The result was predictable, but it had been made certain by the widespread intimidation of voters by pro-AFPFL militia, the People’s Voluntary Organization (PVO), which came into existence as the result of the post-war British retrenchment of the Burma Independence Army.

British scholar Shelby Tucker notes: ‘‘Armed PVO units dragooned voters and escorted them to the polling booths that were guarded by other armed PVO units, while League supporters manned the government-provided electoral information facilities.’’

It was customary for the political parties in Burma to have an armed wing, but the PVO was the biggest armed group that could be turned into a nationalist army against the British. The League won more than 95.3 percent of the seats and dominated the constituent assembly without much opposition. In June 1947, the assembly approved Aung San’s motion that an independent Burma should exist outside the Commonwealth. It also approved a draft of what would be known as the 1947 Constitution, proposed by Aung San.
Postwar Burmese politics were dominated by the AFPFL and its charismatic leader, Aung San, who was only 32 in 1947. Widely considered to be asocial and rash, he was unable to convince his senior political rivals to swing his way.

Consequently, most of Aung San’s opposition was effectively excluded from the parliament and from the policymaking process that would determine Burma’s future as an independent nation. The assassination of Aung San and six of his cabinet members in July 1947 left the entire country in mourning.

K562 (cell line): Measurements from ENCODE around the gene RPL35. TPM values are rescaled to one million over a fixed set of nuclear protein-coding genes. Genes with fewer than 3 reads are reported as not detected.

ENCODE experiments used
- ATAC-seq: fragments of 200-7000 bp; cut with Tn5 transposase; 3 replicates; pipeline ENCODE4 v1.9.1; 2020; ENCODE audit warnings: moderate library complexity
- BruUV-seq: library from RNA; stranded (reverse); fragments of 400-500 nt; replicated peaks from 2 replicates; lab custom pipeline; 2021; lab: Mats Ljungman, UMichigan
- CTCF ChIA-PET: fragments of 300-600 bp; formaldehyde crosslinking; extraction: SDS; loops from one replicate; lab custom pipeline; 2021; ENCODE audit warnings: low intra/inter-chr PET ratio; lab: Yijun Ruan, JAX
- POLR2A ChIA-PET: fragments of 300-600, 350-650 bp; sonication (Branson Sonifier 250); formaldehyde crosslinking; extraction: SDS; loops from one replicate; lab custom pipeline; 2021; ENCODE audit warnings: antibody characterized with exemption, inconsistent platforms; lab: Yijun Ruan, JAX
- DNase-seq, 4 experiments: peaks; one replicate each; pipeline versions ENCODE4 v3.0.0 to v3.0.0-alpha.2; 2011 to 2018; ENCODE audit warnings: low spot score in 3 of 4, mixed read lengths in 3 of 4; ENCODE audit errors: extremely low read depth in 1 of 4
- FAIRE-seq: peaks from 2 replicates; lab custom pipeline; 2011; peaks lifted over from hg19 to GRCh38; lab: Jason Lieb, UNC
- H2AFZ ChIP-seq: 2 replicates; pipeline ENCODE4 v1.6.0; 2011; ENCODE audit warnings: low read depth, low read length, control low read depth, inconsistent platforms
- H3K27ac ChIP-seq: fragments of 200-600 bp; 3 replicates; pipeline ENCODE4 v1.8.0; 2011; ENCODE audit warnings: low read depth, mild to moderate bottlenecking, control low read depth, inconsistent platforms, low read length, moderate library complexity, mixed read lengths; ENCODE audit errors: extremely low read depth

Aung San’s colleague U Nu (formerly Thakin Nu) took over the AFPFL and delivered Aung San’s promise of “Independence within one Year.” In January 1948, Burma became independent under U Nu and his government; they were undoubtedly apprehensive, but the country rejoiced and there was an air of hope for the future.

Ko Ko Thett is a Helsinki-based Burma analyst. This is the first of three articles he has written for The Irrawaddy on Burma's previous elections.



Nyan_win80"Once her [Aung San Suu Kyi's] sentence expires in November, and that notion is not disputed, it is our understanding that she will have served her sentence."
—Nyan Win, the foreign minister of Burma